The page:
Aquiring the original Television film prints of a cartoon is to me the highlight of collecting, while alot of older cartoons are not difficult to obtain, 8th Man prints are quite scarce - To the best of my knowledge in North America the 8th Man series was strictly limited to Major TV markets in the U.S. & Canada, and it was also televised in Austrailia & Brazil. Not many prints were produced...if a station was showing one episode every weekday afternoon, then in about 13 weeks the whole series was run from beginning to end, after another complete run all the episodes had been shown twice in roughly 6 months. By the early 70's 8th Man had about disappeared from American living rooms.

If anyone has additional information about distribution of prints drop me an email please.

Although I said I wasnt going to focus much on production, this page is a good place to explain somewhat, without going into great detail about how the English-dubbing was performed.
Usually a 35mm print with separate Voice and M&E tracks (music and effects) is sent along with translated scripts...Japanese is very different when translated into English, I guess its a very "image" oriented language, for instance the name Jiro Kuwtata is translated into English as: mulberry tree rice field Jiro, the name of Chief Tanaka (Fumblethumbs) also contains a "rice field" character that you can see on his desk nameplate (looks like 4 squares).
Anyway, this isnt supposed to be a lesson in Japanese, but you get the picture of how difficult it is to translate Japanese without a person to place the sentence structure in proper order AND explain the different meanings of the words. The meaning and train of thought contained Japanese sentences translated literally into English for the most part, is totally lost.

But, if you look on my episode list you see that most of the English episode titles are very much alike to the Japanese/translated-into-English titles. The meanings are better retained and understood in single words and short phrases.
Plus in the original Japanese episodes many English words are utilized in the dialogue; the word - "salamander", for instance in "The Steel Salamander" or "Salamander Manuevers" in Japanese is pronounced in just that way in English, or something close to it. This was an episode that was fairly easy to name - :)

Knowing this, now we can truly appreciate the tremendous effort that was put forth by the team at Copri Studios - for even with the scripts it was undoubtedly difficult to produce an English-speaking version.

Mr. Jerry Berke, the voice-actor who provided the voice of Tobor, is a definite authority on the subject of how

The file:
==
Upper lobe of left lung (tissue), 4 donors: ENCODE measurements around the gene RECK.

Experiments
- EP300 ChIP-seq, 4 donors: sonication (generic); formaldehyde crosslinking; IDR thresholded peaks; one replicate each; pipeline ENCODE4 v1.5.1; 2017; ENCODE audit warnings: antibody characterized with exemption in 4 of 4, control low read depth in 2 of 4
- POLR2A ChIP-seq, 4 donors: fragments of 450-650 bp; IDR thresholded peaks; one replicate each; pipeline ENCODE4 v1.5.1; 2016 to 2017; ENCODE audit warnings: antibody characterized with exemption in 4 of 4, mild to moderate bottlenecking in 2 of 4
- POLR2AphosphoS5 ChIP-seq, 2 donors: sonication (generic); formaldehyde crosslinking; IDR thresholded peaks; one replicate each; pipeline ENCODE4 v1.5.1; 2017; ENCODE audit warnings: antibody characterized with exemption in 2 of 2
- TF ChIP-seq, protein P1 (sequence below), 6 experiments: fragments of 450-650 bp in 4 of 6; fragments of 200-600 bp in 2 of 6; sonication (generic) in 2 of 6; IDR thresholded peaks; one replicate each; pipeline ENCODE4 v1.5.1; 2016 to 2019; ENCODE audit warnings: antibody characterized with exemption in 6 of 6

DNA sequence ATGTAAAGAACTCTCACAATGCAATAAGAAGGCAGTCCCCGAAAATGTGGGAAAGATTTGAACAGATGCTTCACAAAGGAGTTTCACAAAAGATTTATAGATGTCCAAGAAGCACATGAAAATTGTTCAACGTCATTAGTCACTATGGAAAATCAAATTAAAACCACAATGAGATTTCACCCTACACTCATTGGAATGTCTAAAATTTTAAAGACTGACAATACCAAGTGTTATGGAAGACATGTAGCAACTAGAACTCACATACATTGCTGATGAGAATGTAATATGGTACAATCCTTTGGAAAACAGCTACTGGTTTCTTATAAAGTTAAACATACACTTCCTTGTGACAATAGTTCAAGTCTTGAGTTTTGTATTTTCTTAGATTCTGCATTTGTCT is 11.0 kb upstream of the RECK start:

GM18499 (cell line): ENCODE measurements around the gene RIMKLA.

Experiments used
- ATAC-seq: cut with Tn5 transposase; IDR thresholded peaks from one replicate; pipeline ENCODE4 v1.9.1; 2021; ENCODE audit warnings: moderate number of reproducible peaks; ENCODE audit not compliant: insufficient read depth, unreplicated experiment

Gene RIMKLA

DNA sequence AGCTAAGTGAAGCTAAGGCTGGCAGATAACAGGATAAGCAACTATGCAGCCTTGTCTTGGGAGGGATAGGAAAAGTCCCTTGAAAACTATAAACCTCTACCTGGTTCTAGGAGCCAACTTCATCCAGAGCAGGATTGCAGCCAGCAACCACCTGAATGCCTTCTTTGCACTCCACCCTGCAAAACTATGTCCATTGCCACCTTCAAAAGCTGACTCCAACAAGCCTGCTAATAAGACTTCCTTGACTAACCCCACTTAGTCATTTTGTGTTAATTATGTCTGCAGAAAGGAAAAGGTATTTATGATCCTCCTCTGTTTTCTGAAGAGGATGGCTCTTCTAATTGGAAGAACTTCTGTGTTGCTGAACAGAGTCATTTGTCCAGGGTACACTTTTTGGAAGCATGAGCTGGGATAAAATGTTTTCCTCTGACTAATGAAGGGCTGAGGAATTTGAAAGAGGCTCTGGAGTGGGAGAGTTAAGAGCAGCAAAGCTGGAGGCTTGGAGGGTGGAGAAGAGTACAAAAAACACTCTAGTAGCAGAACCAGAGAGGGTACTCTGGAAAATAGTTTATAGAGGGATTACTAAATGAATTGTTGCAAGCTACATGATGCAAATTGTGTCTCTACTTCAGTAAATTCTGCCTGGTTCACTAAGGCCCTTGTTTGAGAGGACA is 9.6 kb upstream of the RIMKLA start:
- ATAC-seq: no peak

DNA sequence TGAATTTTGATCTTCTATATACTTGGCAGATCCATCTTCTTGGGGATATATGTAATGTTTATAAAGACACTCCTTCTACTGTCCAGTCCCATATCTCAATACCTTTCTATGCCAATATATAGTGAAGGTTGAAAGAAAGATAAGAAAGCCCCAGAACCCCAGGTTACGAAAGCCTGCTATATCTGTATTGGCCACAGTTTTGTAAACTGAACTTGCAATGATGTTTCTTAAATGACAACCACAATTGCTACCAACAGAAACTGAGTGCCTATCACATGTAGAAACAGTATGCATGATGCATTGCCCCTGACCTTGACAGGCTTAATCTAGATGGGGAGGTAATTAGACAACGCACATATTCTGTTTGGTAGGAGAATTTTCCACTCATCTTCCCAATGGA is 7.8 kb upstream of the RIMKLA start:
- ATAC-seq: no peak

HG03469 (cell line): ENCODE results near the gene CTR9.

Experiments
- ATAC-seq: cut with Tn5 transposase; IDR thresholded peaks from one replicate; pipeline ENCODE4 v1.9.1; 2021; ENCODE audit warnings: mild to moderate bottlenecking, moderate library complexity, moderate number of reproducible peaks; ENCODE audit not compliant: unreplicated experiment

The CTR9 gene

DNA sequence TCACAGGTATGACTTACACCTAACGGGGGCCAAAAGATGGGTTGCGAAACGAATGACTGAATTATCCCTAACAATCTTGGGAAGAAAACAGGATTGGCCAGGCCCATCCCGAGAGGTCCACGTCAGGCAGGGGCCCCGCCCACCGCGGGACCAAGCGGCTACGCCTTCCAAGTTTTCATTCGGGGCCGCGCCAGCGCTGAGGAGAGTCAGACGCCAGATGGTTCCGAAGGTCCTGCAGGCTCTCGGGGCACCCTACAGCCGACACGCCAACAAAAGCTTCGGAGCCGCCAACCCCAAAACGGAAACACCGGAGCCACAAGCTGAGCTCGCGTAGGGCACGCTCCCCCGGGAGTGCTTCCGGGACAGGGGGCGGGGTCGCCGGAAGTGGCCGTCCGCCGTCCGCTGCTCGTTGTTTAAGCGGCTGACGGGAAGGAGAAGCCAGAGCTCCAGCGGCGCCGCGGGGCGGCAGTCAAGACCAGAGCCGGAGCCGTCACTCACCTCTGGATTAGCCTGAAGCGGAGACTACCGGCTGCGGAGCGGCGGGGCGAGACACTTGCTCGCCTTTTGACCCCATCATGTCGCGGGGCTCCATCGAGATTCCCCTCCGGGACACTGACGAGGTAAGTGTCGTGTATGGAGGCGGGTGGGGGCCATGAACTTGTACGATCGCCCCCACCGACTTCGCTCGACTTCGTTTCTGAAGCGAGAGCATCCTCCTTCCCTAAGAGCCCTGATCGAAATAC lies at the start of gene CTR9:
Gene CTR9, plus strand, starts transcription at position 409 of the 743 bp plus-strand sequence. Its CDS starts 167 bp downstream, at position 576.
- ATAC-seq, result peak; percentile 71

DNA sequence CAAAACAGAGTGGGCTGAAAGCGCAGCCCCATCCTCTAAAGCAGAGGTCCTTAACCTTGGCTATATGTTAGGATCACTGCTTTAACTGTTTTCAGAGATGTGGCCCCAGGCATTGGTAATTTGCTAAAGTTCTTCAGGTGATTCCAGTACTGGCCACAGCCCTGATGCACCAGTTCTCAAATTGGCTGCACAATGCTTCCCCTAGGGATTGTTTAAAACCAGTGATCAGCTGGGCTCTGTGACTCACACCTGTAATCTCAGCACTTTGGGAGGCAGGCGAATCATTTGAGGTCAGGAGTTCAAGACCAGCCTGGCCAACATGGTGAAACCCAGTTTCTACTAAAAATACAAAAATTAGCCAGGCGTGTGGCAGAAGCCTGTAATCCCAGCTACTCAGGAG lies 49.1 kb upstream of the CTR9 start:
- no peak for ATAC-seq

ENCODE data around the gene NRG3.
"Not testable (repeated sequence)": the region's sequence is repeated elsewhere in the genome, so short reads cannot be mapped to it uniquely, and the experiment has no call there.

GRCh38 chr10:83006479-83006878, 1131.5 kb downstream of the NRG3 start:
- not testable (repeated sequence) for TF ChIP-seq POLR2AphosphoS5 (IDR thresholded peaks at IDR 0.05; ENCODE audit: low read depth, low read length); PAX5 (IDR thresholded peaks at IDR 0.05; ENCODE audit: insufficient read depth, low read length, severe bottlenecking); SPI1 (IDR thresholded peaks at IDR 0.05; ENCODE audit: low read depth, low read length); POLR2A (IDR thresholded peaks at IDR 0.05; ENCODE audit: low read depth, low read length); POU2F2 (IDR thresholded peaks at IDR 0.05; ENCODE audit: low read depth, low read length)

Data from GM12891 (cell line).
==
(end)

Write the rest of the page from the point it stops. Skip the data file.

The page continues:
"8 Man"... became 8th Man...

"As for the technical side, I was involved a bit on that end because I actually wrote a few of the episodes.
It was more difficult than dubbing 52 half hours because the dialogue had to match the characters' lip movements and also make some sense.
Ruben (Guberman) was wonderful at that".
"I can tell you that any of the scripts I wrote (and I'm sure this was true for Ruben as well) took a considerable amount of time. I recall having a very crude English-language script as a guide, but having to literally reconstruct plots and dialogue not only scene by scene but frame by frame.
It was, of course, just as important to write dialogue in which the character's words matched the lip movements on the screen as closely as possible. The dubbing itself was done in "loops" of film about 10-15 seconds long, and repeated over and over until the actors' lines matched the lips and the action of the characters.
I believe we took about nine months in the studio to do 52 half-hour episodes.
If you tack on writing, mixing and stuff like that it was longer".

Photocopy of original Prince Planet script
(the #'s on the left are the "loop" sequence numbers)

Now going back to the process, the voice and M&E tracks are stripped from the 35mm print and a reduction to 16mm is made omitting the original voice track and replacing it with the English language dialogue and the M&E track. I suspect that the 35mm print supplied was with a Magnetic sound track rather than optical because in comparing original Japanese with English-dubbed versions, there have been some minor changes done in the background music and this is acheieved much easier with Mag sound than Optical.
So, with the dialogue replaced and the desired changes in M&E completed, the needed prints for broadcast were struck and distributed and an 8th Man suitable for American/English speaking audiences was born!

This is a very simplified digest of a quite complicated process, if any of you detail-orientated folks out there want to write-up the nitty-gritty details and email it to me, feel free...I'll find a place to put it here somewhere!

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